First Rule of Politics: Count the Votes

New Orleans    The problem when businessmen go into politics is learning that it is more important to be able to count the votes than just the dollars in your bank account. You can buy a lot in politics, but not everything, because office holders really, really want to hold onto their day jobs, not just your job. When it comes to Congress, there are no term limits, so many of them know they will be in office long after whoever is in the White House comes and goes.

President Trump has handled the learning curve so poorly and at such dangerous speed that he has gone over the cliff now because of his inability to focus on the need to be able to count the votes. In the Senate there is a 53 to 47 edge held by the Republicans over the Democrats, yet somehow with his proposal for $5.7 billion to fund his wall, come hell or high water, he could only muster a vote of 50 to 47 in the Senate, and that included one Democratic crossover from West Virginia. On the Democrats failing motion, they got more votes, 52 to 44, picking up six Republicans who want the government to open and oppose the shutdown.

Now it’s easier to understand Republican Senate Majority Leader’s strange silence for almost a month into the partial government shutdown. He knew he didn’t have the votes for the wall all along! He likely had told the President that before this disaster. Tactically, he was trying to claim that he was ready to bring something forward, “when it had the votes,” but said over and over that he wasn’t going to bring something up just to waste time that either the House wouldn’t approve or the President wouldn’t sign. He’s just let the President twist in the wind, frothing at the mouth to his base, and acting the fool, and waiting until the time was right to teach a lesson to him, even if subtle, and painful to federal employees and the public.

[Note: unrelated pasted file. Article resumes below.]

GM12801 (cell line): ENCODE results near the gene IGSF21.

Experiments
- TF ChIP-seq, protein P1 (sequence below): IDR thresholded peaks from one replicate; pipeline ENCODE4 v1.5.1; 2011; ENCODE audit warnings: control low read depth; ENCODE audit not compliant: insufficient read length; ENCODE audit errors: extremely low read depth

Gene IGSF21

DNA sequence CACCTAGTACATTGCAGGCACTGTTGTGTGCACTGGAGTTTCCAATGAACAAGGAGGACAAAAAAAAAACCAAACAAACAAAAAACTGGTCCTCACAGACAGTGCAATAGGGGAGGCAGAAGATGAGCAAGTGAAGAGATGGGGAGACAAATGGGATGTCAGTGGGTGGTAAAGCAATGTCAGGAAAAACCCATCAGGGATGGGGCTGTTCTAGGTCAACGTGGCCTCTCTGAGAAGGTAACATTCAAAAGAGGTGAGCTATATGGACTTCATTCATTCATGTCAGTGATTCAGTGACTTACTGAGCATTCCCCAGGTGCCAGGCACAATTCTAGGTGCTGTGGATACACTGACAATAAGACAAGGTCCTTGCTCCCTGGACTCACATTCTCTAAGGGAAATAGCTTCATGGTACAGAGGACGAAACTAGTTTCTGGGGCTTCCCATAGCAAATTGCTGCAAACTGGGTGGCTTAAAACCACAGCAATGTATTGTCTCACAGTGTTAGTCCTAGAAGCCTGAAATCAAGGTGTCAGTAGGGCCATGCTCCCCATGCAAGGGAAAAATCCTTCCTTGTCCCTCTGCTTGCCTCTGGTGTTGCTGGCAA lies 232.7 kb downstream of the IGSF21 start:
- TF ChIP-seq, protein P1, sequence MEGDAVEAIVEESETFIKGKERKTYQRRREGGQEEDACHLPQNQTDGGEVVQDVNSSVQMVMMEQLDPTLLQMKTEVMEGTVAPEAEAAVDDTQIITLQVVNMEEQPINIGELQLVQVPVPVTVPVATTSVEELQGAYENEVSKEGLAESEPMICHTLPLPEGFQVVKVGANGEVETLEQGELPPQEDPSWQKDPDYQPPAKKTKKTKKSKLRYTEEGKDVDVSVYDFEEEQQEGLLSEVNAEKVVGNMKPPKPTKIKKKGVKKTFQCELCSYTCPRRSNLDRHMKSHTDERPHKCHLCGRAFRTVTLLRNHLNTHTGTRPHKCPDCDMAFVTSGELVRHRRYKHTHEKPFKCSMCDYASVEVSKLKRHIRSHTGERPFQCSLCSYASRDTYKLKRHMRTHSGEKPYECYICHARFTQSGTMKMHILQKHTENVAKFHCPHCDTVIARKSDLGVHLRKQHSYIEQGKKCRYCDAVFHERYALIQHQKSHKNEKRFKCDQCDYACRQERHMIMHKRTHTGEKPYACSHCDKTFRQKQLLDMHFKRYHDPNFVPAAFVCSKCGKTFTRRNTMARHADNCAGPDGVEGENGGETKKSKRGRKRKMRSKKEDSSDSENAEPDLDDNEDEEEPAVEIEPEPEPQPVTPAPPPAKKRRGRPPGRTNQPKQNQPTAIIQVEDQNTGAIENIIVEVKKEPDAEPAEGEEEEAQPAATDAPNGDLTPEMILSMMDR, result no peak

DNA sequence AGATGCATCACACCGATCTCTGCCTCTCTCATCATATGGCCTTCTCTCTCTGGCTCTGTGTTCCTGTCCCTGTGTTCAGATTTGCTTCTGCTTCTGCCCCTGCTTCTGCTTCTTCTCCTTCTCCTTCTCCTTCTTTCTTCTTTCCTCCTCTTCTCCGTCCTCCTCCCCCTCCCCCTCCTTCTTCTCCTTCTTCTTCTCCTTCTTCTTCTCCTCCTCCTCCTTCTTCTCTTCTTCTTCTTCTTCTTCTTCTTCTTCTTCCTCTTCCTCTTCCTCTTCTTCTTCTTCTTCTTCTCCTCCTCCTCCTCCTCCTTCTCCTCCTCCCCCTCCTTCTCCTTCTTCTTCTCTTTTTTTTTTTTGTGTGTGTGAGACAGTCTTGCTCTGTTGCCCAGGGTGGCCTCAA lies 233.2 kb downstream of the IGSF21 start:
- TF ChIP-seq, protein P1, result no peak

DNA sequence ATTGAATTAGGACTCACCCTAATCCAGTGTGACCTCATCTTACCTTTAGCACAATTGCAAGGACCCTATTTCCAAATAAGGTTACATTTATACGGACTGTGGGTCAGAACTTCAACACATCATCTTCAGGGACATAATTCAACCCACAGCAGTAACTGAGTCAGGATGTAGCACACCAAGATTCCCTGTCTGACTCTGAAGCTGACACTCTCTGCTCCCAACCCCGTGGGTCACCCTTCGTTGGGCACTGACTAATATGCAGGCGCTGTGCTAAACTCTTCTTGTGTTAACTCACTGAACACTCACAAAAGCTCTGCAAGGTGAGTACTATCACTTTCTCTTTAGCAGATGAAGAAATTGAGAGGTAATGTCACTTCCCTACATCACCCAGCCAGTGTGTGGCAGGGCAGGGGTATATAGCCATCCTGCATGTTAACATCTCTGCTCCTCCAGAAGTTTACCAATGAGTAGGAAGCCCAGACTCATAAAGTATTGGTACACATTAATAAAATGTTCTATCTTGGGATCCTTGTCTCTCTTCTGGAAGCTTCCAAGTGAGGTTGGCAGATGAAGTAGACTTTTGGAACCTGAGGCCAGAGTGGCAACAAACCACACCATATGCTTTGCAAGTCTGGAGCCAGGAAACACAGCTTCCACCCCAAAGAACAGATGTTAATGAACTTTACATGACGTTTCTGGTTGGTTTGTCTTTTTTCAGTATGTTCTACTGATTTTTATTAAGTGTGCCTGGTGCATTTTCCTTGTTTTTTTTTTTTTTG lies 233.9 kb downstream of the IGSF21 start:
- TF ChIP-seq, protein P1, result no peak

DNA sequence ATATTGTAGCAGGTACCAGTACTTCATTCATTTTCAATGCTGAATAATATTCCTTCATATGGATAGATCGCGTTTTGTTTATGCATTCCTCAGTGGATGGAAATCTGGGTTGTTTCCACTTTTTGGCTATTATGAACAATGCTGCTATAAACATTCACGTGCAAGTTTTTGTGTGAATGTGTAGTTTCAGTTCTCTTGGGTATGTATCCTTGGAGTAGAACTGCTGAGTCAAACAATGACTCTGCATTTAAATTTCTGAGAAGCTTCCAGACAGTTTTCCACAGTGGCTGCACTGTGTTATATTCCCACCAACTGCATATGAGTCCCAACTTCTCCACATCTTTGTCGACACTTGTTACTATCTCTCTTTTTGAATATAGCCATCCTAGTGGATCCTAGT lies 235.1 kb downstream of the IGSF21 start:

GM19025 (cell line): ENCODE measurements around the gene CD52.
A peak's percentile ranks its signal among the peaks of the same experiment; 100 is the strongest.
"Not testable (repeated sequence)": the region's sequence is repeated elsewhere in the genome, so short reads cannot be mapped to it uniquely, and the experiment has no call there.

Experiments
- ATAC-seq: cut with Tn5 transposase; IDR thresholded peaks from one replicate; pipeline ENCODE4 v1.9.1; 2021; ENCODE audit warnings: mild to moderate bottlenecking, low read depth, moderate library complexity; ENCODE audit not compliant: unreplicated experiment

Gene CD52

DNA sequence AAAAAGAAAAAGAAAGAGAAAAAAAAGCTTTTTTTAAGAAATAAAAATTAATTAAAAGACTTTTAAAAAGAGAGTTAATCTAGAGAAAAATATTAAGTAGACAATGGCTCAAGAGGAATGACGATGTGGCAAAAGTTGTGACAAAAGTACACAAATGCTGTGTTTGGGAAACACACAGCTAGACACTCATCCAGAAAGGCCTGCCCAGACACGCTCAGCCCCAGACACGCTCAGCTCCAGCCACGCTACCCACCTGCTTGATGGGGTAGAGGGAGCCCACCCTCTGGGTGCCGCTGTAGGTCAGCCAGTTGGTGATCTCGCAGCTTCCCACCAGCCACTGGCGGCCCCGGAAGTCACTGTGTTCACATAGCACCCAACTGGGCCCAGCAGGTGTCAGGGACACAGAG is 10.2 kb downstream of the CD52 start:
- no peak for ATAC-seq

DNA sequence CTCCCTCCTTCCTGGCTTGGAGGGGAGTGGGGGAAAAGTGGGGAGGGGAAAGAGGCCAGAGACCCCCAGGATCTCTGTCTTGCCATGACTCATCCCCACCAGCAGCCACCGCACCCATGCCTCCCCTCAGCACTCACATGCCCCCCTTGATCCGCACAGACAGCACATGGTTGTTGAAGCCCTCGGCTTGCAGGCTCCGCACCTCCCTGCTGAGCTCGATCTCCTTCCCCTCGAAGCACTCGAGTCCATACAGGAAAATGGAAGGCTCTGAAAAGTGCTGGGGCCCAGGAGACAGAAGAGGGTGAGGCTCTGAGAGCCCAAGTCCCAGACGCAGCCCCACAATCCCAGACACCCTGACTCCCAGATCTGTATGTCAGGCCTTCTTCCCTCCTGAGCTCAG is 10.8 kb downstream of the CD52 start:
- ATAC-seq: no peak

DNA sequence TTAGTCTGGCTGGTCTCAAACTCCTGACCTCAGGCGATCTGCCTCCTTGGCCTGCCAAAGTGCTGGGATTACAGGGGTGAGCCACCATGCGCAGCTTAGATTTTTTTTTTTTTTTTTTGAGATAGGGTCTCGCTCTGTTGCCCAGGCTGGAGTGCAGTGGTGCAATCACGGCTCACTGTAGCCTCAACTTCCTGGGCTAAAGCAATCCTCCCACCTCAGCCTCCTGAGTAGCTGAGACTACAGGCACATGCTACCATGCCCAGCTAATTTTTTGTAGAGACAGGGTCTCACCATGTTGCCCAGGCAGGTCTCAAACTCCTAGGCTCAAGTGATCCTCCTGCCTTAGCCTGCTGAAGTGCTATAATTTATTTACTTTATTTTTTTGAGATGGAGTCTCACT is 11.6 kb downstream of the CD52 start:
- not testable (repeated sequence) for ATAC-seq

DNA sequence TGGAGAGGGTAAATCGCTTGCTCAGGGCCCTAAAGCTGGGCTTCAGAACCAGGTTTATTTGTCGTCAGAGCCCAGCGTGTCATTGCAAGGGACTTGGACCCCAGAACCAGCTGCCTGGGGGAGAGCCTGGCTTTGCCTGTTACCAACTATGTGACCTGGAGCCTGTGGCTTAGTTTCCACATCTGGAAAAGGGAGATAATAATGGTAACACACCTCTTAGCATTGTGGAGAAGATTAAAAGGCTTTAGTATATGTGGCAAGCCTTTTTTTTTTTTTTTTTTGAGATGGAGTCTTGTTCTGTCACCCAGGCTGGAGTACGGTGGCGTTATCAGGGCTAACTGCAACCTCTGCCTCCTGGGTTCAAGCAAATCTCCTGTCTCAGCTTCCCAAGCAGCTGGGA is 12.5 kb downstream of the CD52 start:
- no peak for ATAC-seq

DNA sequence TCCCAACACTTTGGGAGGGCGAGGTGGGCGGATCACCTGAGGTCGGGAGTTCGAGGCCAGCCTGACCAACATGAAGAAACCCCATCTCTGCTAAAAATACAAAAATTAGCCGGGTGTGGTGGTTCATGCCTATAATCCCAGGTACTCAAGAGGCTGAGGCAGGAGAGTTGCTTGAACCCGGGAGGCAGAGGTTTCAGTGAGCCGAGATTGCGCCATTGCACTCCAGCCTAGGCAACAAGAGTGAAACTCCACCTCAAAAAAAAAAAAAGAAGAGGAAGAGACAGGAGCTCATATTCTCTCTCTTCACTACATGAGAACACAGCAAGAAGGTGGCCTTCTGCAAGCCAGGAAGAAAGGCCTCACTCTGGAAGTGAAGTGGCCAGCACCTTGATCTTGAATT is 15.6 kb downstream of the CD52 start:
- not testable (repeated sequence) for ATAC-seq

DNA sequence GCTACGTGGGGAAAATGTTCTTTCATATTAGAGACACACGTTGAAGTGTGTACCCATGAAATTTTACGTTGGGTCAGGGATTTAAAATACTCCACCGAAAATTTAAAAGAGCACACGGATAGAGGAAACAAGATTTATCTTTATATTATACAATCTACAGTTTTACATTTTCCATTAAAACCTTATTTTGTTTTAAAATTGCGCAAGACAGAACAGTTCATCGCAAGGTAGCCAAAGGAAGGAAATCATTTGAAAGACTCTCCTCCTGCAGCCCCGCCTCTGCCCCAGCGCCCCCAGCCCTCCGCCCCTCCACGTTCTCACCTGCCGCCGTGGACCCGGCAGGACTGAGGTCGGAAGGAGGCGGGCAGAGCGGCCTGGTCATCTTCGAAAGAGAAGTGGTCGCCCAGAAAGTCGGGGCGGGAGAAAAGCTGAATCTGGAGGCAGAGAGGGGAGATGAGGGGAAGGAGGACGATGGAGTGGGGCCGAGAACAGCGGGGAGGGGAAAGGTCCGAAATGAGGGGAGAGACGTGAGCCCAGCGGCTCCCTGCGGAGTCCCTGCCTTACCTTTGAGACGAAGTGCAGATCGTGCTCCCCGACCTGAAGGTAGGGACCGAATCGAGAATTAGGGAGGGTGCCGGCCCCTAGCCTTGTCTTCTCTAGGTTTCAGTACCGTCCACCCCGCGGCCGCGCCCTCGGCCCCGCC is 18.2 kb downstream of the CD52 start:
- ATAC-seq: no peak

Worse, Trump now finds himself in the worst possible position for any negotiation. He’s stuck “bargaining with himself.” As a term of art, that entails being forced to concede demands made without any compromise on the other side. We saw that with his threat and his attempt to give the State of the Union address to the House of Representatives. There’s a new sheriff in town. With Nancy Pelosi as Speaker, she shut the door on his foot, and forced him to back away. Now, it is proven that he doesn’t have nearly enough votes for his wall.

In negotiating with himself, he’s now saying he wants the billion offered for border security by the Democrats in the House before the Senate vote to be a “down payment” on the wall. That’s not happening, captain!

Senate McConnell needs to whisper louder in his ear, so he really hears it this time. You don’t have the votes. You better start claiming you want border security, so we can all make a deal and get back to work, because your wall just came tumbling down.